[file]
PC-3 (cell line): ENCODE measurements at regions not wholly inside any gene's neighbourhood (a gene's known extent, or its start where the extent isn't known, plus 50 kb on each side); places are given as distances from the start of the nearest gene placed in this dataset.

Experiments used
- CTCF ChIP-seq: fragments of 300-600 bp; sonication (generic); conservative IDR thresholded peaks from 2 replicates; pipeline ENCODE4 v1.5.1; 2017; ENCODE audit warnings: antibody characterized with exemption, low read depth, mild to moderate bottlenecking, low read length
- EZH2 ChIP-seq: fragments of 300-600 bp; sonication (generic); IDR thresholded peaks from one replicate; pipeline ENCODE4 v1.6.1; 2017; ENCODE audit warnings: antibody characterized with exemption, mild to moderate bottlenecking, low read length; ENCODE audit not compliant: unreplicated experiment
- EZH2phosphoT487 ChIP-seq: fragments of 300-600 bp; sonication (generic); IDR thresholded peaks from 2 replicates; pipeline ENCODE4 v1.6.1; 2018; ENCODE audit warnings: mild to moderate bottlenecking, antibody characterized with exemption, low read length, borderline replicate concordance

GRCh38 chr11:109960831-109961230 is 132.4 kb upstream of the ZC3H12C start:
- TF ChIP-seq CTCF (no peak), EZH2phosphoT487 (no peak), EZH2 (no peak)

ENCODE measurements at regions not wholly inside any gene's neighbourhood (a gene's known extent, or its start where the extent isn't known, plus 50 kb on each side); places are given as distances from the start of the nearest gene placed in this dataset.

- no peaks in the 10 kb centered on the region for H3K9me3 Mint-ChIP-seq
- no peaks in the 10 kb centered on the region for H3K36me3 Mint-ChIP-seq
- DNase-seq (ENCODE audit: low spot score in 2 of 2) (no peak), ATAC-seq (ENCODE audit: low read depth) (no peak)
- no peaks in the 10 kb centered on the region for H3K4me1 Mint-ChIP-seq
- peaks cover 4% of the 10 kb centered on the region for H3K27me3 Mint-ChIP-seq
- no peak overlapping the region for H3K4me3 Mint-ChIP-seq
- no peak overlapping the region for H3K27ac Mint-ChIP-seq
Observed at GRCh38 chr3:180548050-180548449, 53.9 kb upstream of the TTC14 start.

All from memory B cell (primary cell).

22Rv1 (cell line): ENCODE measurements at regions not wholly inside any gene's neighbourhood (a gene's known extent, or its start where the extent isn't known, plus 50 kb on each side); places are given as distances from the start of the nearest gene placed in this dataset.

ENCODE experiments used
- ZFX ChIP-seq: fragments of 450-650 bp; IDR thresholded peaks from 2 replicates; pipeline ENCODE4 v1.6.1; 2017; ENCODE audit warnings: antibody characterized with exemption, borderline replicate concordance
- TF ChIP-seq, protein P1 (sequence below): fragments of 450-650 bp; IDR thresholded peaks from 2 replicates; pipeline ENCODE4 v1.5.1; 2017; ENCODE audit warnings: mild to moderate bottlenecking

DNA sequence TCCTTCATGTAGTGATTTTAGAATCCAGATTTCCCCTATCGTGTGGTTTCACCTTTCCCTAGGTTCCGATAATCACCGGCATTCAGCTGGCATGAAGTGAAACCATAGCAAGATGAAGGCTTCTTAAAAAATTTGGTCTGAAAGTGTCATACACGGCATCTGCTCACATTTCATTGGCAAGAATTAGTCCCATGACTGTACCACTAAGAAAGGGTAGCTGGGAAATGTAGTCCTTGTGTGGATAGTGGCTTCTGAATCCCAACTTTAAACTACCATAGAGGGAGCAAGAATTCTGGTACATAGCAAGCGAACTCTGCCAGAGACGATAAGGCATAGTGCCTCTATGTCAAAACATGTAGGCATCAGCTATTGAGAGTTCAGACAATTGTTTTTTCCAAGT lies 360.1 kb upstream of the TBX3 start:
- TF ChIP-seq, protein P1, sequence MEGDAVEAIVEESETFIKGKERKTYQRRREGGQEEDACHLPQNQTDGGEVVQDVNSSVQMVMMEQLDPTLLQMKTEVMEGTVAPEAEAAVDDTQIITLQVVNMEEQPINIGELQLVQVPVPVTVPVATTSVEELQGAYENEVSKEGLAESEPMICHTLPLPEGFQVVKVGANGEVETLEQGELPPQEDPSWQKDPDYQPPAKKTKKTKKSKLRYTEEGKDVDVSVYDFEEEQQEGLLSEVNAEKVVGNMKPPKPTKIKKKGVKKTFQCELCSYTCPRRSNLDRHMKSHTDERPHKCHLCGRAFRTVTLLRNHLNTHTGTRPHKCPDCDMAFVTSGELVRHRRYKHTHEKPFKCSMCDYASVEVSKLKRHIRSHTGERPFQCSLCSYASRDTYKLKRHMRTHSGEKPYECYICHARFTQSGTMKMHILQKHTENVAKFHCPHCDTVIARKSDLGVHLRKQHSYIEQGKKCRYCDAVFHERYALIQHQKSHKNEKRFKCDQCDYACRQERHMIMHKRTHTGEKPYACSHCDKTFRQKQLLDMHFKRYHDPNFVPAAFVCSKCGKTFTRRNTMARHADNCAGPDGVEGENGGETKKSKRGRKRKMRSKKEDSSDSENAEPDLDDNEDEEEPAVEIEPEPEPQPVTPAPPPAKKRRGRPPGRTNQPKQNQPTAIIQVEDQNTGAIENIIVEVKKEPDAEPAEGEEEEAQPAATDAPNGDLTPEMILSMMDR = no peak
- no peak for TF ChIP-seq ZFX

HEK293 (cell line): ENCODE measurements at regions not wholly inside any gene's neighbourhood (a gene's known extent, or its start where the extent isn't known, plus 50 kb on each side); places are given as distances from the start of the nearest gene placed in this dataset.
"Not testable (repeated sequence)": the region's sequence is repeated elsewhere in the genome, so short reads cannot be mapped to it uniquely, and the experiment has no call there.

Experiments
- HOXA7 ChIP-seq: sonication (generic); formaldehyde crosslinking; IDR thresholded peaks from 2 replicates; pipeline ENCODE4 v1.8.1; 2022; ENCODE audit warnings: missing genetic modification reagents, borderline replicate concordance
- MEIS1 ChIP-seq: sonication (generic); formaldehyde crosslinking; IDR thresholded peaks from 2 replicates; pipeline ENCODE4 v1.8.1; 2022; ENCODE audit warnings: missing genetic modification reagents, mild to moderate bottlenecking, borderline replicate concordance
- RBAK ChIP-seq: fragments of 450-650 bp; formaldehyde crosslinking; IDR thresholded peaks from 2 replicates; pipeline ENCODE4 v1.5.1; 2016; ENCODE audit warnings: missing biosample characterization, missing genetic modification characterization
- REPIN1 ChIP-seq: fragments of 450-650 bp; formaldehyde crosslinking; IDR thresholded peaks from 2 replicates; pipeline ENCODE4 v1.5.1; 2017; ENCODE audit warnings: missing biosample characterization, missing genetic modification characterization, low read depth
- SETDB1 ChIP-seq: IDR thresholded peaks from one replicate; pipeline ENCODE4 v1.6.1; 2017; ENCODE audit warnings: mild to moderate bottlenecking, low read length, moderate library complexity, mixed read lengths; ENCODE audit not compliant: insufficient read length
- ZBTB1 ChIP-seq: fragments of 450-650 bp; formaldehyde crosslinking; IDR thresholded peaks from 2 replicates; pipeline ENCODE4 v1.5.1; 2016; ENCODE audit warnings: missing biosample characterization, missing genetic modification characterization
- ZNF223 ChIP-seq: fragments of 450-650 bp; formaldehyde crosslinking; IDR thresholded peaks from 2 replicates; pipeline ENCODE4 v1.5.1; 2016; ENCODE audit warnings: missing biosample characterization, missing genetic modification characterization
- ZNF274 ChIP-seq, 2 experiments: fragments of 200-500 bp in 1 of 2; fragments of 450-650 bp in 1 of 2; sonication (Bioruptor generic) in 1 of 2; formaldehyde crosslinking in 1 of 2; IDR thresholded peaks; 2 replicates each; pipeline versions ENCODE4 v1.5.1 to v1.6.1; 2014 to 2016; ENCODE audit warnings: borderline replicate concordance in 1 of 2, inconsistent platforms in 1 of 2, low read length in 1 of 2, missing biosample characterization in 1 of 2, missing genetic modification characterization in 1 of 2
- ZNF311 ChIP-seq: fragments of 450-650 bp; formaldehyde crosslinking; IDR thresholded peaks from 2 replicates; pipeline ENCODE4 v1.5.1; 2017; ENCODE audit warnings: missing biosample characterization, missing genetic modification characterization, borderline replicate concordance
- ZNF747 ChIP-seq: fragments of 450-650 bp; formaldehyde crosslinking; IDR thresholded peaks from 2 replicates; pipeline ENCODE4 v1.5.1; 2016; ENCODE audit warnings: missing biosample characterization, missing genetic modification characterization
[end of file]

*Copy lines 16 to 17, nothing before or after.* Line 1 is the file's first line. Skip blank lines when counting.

Observed at GRCh38 chr3:180548050-180548449, 53.9 kb upstream of the TTC14 start.

All from memory B cell (primary cell).